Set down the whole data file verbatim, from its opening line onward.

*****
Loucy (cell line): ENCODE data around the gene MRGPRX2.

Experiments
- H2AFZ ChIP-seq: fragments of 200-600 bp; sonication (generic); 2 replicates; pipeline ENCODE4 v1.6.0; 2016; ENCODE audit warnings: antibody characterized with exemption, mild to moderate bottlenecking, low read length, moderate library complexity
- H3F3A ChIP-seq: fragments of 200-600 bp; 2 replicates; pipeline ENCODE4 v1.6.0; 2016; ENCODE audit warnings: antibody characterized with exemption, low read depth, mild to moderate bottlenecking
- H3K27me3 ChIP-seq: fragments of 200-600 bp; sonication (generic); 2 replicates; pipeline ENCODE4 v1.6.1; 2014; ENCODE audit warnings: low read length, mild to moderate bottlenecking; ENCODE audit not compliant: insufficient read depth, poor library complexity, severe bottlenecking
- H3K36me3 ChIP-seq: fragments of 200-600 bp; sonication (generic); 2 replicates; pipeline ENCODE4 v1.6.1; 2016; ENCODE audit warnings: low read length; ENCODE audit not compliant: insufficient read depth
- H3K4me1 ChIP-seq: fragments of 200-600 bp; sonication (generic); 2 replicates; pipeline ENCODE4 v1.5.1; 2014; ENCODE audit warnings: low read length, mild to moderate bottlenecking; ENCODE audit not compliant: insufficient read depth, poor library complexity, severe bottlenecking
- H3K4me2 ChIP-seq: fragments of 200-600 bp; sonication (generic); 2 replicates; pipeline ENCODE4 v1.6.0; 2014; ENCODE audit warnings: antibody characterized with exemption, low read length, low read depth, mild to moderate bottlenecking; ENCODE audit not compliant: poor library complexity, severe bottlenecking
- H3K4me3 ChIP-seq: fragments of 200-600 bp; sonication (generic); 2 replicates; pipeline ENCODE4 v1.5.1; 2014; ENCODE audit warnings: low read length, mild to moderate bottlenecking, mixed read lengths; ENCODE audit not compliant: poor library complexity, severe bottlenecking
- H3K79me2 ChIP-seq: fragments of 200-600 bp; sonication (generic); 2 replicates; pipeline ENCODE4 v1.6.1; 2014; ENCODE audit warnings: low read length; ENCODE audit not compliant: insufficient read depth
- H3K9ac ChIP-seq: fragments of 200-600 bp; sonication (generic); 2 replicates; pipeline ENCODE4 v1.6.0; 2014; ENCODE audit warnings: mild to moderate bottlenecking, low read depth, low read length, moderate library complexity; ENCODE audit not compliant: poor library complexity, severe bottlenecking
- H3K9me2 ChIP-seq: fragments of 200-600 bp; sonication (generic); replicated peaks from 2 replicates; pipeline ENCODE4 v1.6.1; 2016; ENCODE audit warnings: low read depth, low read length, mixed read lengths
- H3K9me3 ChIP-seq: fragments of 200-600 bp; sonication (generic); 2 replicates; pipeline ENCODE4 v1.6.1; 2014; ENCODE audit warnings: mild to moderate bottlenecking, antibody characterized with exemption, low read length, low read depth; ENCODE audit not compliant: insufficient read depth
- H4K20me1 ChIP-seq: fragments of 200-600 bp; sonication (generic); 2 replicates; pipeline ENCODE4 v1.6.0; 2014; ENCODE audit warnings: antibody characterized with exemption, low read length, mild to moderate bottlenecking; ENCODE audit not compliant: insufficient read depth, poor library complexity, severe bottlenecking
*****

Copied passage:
Loucy (cell line): ENCODE data around the gene MRGPRX2.

Experiments
- H2AFZ ChIP-seq: fragments of 200-600 bp; sonication (generic); 2 replicates; pipeline ENCODE4 v1.6.0; 2016; ENCODE audit warnings: antibody characterized with exemption, mild to moderate bottlenecking, low read length, moderate library complexity
- H3F3A ChIP-seq: fragments of 200-600 bp; 2 replicates; pipeline ENCODE4 v1.6.0; 2016; ENCODE audit warnings: antibody characterized with exemption, low read depth, mild to moderate bottlenecking
- H3K27me3 ChIP-seq: fragments of 200-600 bp; sonication (generic); 2 replicates; pipeline ENCODE4 v1.6.1; 2014; ENCODE audit warnings: low read length, mild to moderate bottlenecking; ENCODE audit not compliant: insufficient read depth, poor library complexity, severe bottlenecking
- H3K36me3 ChIP-seq: fragments of 200-600 bp; sonication (generic); 2 replicates; pipeline ENCODE4 v1.6.1; 2016; ENCODE audit warnings: low read length; ENCODE audit not compliant: insufficient read depth
- H3K4me1 ChIP-seq: fragments of 200-600 bp; sonication (generic); 2 replicates; pipeline ENCODE4 v1.5.1; 2014; ENCODE audit warnings: low read length, mild to moderate bottlenecking; ENCODE audit not compliant: insufficient read depth, poor library complexity, severe bottlenecking
- H3K4me2 ChIP-seq: fragments of 200-600 bp; sonication (generic); 2 replicates; pipeline ENCODE4 v1.6.0; 2014; ENCODE audit warnings: antibody characterized with exemption, low read length, low read depth, mild to moderate bottlenecking; ENCODE audit not compliant: poor library complexity, severe bottlenecking
- H3K4me3 ChIP-seq: fragments of 200-600 bp; sonication (generic); 2 replicates; pipeline ENCODE4 v1.5.1; 2014; ENCODE audit warnings: low read length, mild to moderate bottlenecking, mixed read lengths; ENCODE audit not compliant: poor library complexity, severe bottlenecking
- H3K79me2 ChIP-seq: fragments of 200-600 bp; sonication (generic); 2 replicates; pipeline ENCODE4 v1.6.1; 2014; ENCODE audit warnings: low read length; ENCODE audit not compliant: insufficient read depth
- H3K9ac ChIP-seq: fragments of 200-600 bp; sonication (generic); 2 replicates; pipeline ENCODE4 v1.6.0; 2014; ENCODE audit warnings: mild to moderate bottlenecking, low read depth, low read length, moderate library complexity; ENCODE audit not compliant: poor library complexity, severe bottlenecking
- H3K9me2 ChIP-seq: fragments of 200-600 bp; sonication (generic); replicated peaks from 2 replicates; pipeline ENCODE4 v1.6.1; 2016; ENCODE audit warnings: low read depth, low read length, mixed read lengths
- H3K9me3 ChIP-seq: fragments of 200-600 bp; sonication (generic); 2 replicates; pipeline ENCODE4 v1.6.1; 2014; ENCODE audit warnings: mild to moderate bottlenecking, antibody characterized with exemption, low read length, low read depth; ENCODE audit not compliant: insufficient read depth
- H4K20me1 ChIP-seq: fragments of 200-600 bp; sonication (generic); 2 replicates; pipeline ENCODE4 v1.6.0; 2014; ENCODE audit warnings: antibody characterized with exemption, low read length, mild to moderate bottlenecking; ENCODE audit not compliant: insufficient read depth, poor library complexity, severe bottlenecking